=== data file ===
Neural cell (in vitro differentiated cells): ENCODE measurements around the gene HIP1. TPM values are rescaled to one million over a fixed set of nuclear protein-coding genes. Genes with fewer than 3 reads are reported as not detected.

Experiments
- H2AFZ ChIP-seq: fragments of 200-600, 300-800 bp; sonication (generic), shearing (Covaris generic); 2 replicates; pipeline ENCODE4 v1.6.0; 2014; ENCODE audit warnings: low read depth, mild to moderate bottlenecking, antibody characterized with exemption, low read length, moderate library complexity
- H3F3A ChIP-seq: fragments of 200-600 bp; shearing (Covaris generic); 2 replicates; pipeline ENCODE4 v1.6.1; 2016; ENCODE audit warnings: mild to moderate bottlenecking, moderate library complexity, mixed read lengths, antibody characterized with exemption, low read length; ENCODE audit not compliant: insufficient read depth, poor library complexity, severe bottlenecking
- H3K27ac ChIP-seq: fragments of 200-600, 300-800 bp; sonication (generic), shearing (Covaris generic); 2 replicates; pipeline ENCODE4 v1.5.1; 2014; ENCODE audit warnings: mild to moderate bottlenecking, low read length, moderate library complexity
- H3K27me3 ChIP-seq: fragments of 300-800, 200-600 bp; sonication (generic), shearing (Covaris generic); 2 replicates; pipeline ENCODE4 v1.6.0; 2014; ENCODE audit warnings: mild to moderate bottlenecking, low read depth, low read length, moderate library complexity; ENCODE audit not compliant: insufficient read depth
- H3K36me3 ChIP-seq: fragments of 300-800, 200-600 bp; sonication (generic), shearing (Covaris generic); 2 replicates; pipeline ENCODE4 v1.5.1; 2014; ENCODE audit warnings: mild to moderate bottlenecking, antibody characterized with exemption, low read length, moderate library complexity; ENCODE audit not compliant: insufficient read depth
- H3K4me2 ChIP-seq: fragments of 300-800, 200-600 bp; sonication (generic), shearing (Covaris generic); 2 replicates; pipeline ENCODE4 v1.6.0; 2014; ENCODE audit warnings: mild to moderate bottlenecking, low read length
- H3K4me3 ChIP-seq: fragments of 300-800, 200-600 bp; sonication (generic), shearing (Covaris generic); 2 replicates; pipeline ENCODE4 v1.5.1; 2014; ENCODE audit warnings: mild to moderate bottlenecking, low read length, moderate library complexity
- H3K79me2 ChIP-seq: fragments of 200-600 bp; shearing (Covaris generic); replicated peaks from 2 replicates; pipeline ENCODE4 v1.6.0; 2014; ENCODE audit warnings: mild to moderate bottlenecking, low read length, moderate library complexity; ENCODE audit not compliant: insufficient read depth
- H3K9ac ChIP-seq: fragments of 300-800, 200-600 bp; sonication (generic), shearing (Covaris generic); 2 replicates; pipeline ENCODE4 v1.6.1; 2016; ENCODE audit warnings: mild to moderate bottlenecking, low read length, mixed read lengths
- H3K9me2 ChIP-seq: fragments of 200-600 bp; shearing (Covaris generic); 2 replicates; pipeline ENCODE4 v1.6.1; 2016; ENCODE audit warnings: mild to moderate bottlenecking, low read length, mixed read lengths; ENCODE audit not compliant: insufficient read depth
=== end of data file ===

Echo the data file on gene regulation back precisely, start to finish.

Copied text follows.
Neural cell (in vitro differentiated cells): ENCODE measurements around the gene HIP1. TPM values are rescaled to one million over a fixed set of nuclear protein-coding genes. Genes with fewer than 3 reads are reported as not detected.

Experiments
- H2AFZ ChIP-seq: fragments of 200-600, 300-800 bp; sonication (generic), shearing (Covaris generic); 2 replicates; pipeline ENCODE4 v1.6.0; 2014; ENCODE audit warnings: low read depth, mild to moderate bottlenecking, antibody characterized with exemption, low read length, moderate library complexity
- H3F3A ChIP-seq: fragments of 200-600 bp; shearing (Covaris generic); 2 replicates; pipeline ENCODE4 v1.6.1; 2016; ENCODE audit warnings: mild to moderate bottlenecking, moderate library complexity, mixed read lengths, antibody characterized with exemption, low read length; ENCODE audit not compliant: insufficient read depth, poor library complexity, severe bottlenecking
- H3K27ac ChIP-seq: fragments of 200-600, 300-800 bp; sonication (generic), shearing (Covaris generic); 2 replicates; pipeline ENCODE4 v1.5.1; 2014; ENCODE audit warnings: mild to moderate bottlenecking, low read length, moderate library complexity
- H3K27me3 ChIP-seq: fragments of 300-800, 200-600 bp; sonication (generic), shearing (Covaris generic); 2 replicates; pipeline ENCODE4 v1.6.0; 2014; ENCODE audit warnings: mild to moderate bottlenecking, low read depth, low read length, moderate library complexity; ENCODE audit not compliant: insufficient read depth
- H3K36me3 ChIP-seq: fragments of 300-800, 200-600 bp; sonication (generic), shearing (Covaris generic); 2 replicates; pipeline ENCODE4 v1.5.1; 2014; ENCODE audit warnings: mild to moderate bottlenecking, antibody characterized with exemption, low read length, moderate library complexity; ENCODE audit not compliant: insufficient read depth
- H3K4me2 ChIP-seq: fragments of 300-800, 200-600 bp; sonication (generic), shearing (Covaris generic); 2 replicates; pipeline ENCODE4 v1.6.0; 2014; ENCODE audit warnings: mild to moderate bottlenecking, low read length
- H3K4me3 ChIP-seq: fragments of 300-800, 200-600 bp; sonication (generic), shearing (Covaris generic); 2 replicates; pipeline ENCODE4 v1.5.1; 2014; ENCODE audit warnings: mild to moderate bottlenecking, low read length, moderate library complexity
- H3K79me2 ChIP-seq: fragments of 200-600 bp; shearing (Covaris generic); replicated peaks from 2 replicates; pipeline ENCODE4 v1.6.0; 2014; ENCODE audit warnings: mild to moderate bottlenecking, low read length, moderate library complexity; ENCODE audit not compliant: insufficient read depth
- H3K9ac ChIP-seq: fragments of 300-800, 200-600 bp; sonication (generic), shearing (Covaris generic); 2 replicates; pipeline ENCODE4 v1.6.1; 2016; ENCODE audit warnings: mild to moderate bottlenecking, low read length, mixed read lengths
- H3K9me2 ChIP-seq: fragments of 200-600 bp; shearing (Covaris generic); 2 replicates; pipeline ENCODE4 v1.6.1; 2016; ENCODE audit warnings: mild to moderate bottlenecking, low read length, mixed read lengths; ENCODE audit not compliant: insufficient read depth